Appellant urges that the arresting officer had more than an ample opportunity to submit his information to a magistrate for determination of whether a search warrant should be issued. Appellant's argument appears to be based on the premise that probable cause for issuance of a warrant existed when the officer received the information from the informer. Such contention is not consistent with our holding that the information relayed to the officer by the informer did not ripen into probable cause until the officers had an opportunity to verify the details furnished by the informer. The first time when corroboration of such information could be had was when the officers had an opportunity to observe appellant driving the vehicle on Interstate Highway 35 and were able to confirm the *919 details supplied by the informer. The record reflects that surveillance was established at various points along said highway and appellant was sighted by officers north of Hillsboro who remained in close proximity to appellant and in radio communication with Dallas officers. Whether the information conveyed by the informer ripened into probable cause when appellant came into view of the officers near Hillsboro or just prior to his arrest by Dallas police is not significant. In both instances, it would have been impracticable to secure a search warrant since the vehicle could be quickly moved out of the locality or jurisdiction in which the warrant must be sought. Carroll v. United States, 267 U.S. 132, 45 S. Ct. 280, 69 L. Ed. 543; Brinegar v. United States, 338 U.S. 160, 69 S. Ct. 1302, 93 L. Ed. 1879. The circumstances in the instant case are in sharp contrast with the facts in Coolidge v. New Hampshire, 403 U.S. 443, 91 S. Ct. 2022, 29 L. Ed. 564, and Stoddard v. State, Tex.Cr.App., 475 S.W.2d 744, recent cases where the United States Supreme Court and this Court have held that even though there was probable cause for search of a vehicle, there was an absence of exigent circumstances necessary to justify a warrantless search. In both Coolidge and Stoddard, the defendants were arrested in buildings, placed in custody and taken to jail. At a subsequent time, officers searched the defendants' automobiles, found outside the buildings where defendants were arrested. The distinction between the instant case and Coolidge and Stoddard is apparent. In Stoddard and Coolidge, the vehicles were immobile and their location and control subject to the will of the police. The possibility of escape by defendants in the vehicles and destruction of the contraband was nil. In the instant case, the vehicle was under control of appellant until he was stopped and removed from the automobile. As long as the vehicle was under control of appellant, it was impossible to forecast when and where it would be possible to apprehend him. As long as the vehicle was under appellant's control, there existed the possibility of his escape and destruction of the contraband.

The arrest of appellant, search of the automobile and seizure of the marihuana were authorized.

Appellant contends his conviction is void in violation of his rights under the Fourteenth Amendment to the Constitution of the United States for the reason that his conviction was based on perjured police testimony. Appellant's complaint concerns the testimony of Officer DeHoyos at the motion to suppress hearing and at the punishment stage of the trial. At the motion to suppress, the record reflects that DeHoyos testified:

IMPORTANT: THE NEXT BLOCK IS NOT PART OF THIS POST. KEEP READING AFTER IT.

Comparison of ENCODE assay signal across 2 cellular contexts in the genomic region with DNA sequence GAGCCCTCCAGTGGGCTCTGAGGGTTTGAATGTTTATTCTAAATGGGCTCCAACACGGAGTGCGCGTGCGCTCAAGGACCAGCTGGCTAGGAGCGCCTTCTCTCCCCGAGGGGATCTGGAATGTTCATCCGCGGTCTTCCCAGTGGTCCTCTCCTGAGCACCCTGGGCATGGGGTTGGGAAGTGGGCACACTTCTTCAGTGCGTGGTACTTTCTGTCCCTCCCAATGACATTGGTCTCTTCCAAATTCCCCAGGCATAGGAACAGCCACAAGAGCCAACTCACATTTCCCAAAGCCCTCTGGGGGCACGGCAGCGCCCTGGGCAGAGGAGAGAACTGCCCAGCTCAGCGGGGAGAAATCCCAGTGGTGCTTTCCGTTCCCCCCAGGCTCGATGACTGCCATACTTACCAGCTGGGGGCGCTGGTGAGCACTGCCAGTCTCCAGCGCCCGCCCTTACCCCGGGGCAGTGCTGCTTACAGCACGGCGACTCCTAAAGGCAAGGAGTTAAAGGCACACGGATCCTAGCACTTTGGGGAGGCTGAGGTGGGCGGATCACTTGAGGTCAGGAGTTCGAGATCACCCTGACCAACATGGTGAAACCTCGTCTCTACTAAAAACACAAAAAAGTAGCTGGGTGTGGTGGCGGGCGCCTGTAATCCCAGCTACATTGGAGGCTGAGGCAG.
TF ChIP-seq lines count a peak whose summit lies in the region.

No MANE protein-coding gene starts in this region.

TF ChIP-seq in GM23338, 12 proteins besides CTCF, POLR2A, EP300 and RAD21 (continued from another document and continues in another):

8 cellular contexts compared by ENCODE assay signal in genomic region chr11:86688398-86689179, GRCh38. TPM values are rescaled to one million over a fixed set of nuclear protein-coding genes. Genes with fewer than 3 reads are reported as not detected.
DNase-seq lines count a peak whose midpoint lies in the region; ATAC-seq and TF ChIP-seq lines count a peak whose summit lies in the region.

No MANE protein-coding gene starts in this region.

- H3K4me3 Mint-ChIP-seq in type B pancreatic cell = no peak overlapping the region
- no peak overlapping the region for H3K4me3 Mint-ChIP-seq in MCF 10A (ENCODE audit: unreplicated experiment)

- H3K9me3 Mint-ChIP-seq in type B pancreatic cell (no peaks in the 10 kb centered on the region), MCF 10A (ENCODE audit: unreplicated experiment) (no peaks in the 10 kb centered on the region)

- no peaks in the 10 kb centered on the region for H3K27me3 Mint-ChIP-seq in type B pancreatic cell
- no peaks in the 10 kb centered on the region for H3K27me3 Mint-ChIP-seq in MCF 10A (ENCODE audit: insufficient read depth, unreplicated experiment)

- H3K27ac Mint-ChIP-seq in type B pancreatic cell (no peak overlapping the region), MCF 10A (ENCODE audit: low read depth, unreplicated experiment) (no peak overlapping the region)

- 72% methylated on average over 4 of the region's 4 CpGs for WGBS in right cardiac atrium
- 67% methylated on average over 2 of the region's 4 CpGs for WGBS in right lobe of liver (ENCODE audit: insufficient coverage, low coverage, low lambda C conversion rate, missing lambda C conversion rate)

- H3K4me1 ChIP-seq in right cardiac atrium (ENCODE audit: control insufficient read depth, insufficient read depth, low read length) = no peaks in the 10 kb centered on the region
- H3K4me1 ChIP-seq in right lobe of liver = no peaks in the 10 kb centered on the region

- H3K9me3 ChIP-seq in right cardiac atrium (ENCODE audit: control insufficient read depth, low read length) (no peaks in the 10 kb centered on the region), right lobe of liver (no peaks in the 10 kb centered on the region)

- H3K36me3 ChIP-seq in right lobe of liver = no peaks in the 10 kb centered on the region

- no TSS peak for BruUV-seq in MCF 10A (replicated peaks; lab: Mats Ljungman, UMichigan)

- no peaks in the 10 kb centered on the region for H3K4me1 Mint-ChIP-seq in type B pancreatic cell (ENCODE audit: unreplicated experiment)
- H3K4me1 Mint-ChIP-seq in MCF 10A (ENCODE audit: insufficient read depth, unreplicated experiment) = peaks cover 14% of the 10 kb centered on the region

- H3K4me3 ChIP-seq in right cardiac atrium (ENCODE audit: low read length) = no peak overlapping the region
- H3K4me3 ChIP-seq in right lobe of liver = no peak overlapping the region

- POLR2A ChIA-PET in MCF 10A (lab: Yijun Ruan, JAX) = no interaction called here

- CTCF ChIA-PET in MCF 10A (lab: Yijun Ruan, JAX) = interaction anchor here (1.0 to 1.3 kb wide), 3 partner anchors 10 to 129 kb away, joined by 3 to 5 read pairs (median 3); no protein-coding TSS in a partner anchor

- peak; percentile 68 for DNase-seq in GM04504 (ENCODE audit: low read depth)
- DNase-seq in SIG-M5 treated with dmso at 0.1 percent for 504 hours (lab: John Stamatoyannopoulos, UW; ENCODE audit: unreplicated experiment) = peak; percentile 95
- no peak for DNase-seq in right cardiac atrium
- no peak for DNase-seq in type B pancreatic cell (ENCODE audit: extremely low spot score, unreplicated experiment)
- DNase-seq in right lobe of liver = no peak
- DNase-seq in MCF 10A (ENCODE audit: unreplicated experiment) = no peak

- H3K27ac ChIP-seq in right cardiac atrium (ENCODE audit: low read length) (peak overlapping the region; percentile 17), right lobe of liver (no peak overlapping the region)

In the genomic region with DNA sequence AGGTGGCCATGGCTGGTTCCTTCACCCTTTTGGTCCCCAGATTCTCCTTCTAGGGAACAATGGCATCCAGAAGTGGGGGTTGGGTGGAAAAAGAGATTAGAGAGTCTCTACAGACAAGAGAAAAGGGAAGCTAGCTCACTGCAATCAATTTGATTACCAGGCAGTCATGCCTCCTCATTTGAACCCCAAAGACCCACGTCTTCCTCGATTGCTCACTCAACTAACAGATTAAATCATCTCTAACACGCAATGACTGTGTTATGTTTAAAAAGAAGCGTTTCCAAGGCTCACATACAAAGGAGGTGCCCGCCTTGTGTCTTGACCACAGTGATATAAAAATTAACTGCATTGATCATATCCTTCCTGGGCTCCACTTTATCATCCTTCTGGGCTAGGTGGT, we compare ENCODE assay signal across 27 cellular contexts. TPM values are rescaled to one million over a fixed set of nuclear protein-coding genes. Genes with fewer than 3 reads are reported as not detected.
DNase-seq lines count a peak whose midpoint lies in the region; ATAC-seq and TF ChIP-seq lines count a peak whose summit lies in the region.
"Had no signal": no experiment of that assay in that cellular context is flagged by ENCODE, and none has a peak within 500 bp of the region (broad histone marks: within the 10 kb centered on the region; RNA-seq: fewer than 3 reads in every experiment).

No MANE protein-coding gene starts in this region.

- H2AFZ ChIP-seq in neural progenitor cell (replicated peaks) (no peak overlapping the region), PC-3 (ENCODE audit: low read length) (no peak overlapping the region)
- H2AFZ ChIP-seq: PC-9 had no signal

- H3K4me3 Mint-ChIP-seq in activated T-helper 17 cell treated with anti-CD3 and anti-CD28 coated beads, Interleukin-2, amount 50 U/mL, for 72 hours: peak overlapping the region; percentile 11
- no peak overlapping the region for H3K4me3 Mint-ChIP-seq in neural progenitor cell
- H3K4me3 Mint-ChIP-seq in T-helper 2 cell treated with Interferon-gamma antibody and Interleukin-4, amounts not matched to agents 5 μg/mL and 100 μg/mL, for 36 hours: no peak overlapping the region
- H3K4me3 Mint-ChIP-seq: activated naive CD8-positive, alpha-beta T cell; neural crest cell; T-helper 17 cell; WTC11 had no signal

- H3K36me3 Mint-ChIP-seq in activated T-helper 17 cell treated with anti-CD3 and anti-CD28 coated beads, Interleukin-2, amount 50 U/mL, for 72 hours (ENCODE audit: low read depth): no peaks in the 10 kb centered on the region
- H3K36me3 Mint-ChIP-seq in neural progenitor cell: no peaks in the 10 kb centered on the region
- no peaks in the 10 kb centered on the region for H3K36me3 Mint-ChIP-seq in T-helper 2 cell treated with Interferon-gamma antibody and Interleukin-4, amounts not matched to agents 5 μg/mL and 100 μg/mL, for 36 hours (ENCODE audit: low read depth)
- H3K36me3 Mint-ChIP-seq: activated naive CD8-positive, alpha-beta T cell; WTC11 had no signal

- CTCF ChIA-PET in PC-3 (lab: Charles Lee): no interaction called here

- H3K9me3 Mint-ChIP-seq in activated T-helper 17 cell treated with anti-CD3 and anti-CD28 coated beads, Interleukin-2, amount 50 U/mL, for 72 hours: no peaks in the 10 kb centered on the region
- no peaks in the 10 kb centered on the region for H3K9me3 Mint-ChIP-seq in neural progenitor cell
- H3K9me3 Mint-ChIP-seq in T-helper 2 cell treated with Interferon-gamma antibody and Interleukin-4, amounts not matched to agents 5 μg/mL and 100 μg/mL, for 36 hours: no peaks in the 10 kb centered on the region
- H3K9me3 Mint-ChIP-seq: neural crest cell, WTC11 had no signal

"Q. Did you in fact make any effort to determine any of the background on Mr. Coyne prior to the time you began your surveillance? "A. Yes." * * * * * * "Q. Did you also run a background check on the lady that was in the automobile at the time of the arrest prior to the time you arrested her? "A. I didn't need to; I knew her."

At the punishment stage of the trial, DeHoyos testified:

"Q. All right. I will ask you how long have you known Patrick William Coyne? "A. Approximately six months prior to his arrest."

Officer DeHoyos further testified that he knew appellant's reputation in the community in which he resided for being a peaceful and law abiding citizen and that such reputation was bad.

Appellant cites Miller v. Pate, 386 U.S. 1, 87 S. Ct. 785, 17 L. Ed. 2d 690; Napue v. Illinois, 360 U.S. 264, 79 S. Ct. 1173, 3 L. Ed. 2d 1217; Alcorta v. Texas, 355 U.S. 28, 78 S. Ct. 103, 2 L. Ed. 2d 9; Pyle v. Kansas, 317 U.S. 213, 63 S. Ct. 177, 87 L. Ed. 214, cases where the United States Supreme Court has held that the Fourteenth Amendment *920 cannot tolerate a state criminal conviction secured by the knowing use of false evidence. We do not find the testimony about knowing appellant six months to be in conflict with the testimony of having made an effort to determine the background of appellant. If there be some degree of inconsistency, it is not such as would support a finding that such testimony was perjured. We perceive no error.

Appellant contends that Article 725, Vernon's Ann.P.C., is unconstitutional because it classifies marihuana as a narcotic drug. In the recent cases of Sanders v. State, Tex.Cr.App., 482 S.W.2d 648 and Hunter v. State, Tex.Cr.App., 381 S.W.2d 806, this same contention was rejected. While this Court recognizes that there are contrary decisions by courts of other jurisdictions[1], we are not persuaded.

The judgment is affirmed.

Approved by the Court.


[1] See People v. McCabe, 49 Ill. 2d 338, 275 N.E.2d 407 (1971); People v. Sinclair, 194 N.W.2d 878 (Mich.Sup.Ct. 1972); State v. Kantner, 493 P.2d 306 (Hawaii 1972).